Initial CCNS Certification
Obtaining CCNS certification demonstrates you have mastered certain skills, knowledge and abilities, which distinguish you as a leader in the care of acutely and/or critically ill patients and families as a clinical nurse specialist.
The Certification Exam Policy Handbook will provide you with detailed testing and policy information. The CCNS Exam Handbook includes exam-specific information, including the CCNS application/honor statement and the CCNS test plan.
CCNS Exam Content
- The CCNS exam is a 3.5-hour test consisting of 175 multiple-choice items. Of the 175 items, 155 are scored and 20 are used to gather statistical data on item performance for future exams.
- The CCNS exam focuses on the adult, pediatric or neonatal patient population.
- For each exam, 78% covers Professional Caring and Ethical Practice; these questions may be asked about any age across the life span.
- The remaining 22% of each exam focuses on Clinical Judgment and is age-specific for the adult, pediatric or neonatal patient population.
Initial Eligibility Requirements
- Current unencumbered licensure as an RN or APRN in the U.S. is required.
- An unencumbered license is not currently being subjected to formal discipline by any board of nursing and has no provisions or conditions that limit the nurse's practice in any way.
- Candidates and CCNS-certified nurses must notify AACN Certification Corporation within 30 days if any restriction is placed on their RN or APRN license.
- Completion of a graduate advanced practice education program meeting the following requirements is required:
- The education program is offered by an accredited college or university that offers a master's degree or higher in nursing with a concentration as an acute and/or critical care clinical nurse specialist (CNS).
- The program has demonstrated compliance with the Criteria for Evaluation of Clinical Nurse Specialist Educational Programs.
- Both direct and indirect clinical supervision must be congruent with current AACN and nursing accreditation guidelines.
- The curriculum includes, but is not limited to:
- Biological, behavioral, medical and nursing sciences relevant to practice as CNS, including pathophysiology, pharmacology and physical assessment.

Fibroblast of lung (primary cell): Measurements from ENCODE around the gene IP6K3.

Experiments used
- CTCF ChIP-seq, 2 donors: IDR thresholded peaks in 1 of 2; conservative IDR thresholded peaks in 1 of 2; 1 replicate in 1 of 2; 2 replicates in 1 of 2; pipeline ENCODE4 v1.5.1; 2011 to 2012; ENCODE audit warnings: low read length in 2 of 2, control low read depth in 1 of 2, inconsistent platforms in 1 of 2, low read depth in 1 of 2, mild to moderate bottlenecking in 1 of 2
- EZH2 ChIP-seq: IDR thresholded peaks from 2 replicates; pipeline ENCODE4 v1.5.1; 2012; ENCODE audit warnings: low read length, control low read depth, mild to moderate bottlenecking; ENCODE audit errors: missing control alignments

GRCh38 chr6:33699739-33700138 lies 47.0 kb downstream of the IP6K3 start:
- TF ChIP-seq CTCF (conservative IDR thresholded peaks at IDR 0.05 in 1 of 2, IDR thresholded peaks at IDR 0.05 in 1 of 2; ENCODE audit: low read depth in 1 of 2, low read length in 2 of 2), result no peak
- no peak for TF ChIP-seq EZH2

- Legal, ethical and professional responsibilities of the CNS.
- Supervised clinical practice relevant to the specialty of acute/critical care.
- The curriculum meets the following criteria:
- Curriculum is consistent with competencies of acute/critical care CNS practice.
- Instructional track/major has a minimum of 500 supervised clinical hours overall.
- The supervised clinical experience is directly related to the knowledge and all role components of the acute/critical care CNS.
- 500 hours in direct clinical practice with one patient population (adult, pediatric or neonatal) within the master's program is required.
- You must obtain originals of all graduate-level educational transcripts to submit with your CCNS exam application.
- A minimum of two didactic courses with content specific to care of acutely and/oror critically ill patients is required.
- Content must align with items in the Clinical Judgment section of the CCNS Test Plan (found in the CCNS Exam Handbook).
- The Program Director of your educational program must complete and sign the Educational Eligibility Verification Form (found in the CCNS Exam Handbook) to be submitted with your CCNS exam application.
- If course titles do not clearly indicate acute or critical care content, course descriptions or detailed content outlines must be submitted along with the form.
- Those making up clinical or didactic coursework to meet CCNS exam eligibility must complete all make-up courses within a post-master’s certificate or DNP program. (Exception: graduate make-up courses completed prior to December 31, 2006).
- Applicants determined to be ineligible for the CCNS exam will have their application fee refunded.
|CCNS Exam Retest or Renewal by Exam
Payable in U.S. Funds. Fees are subject to change without notice.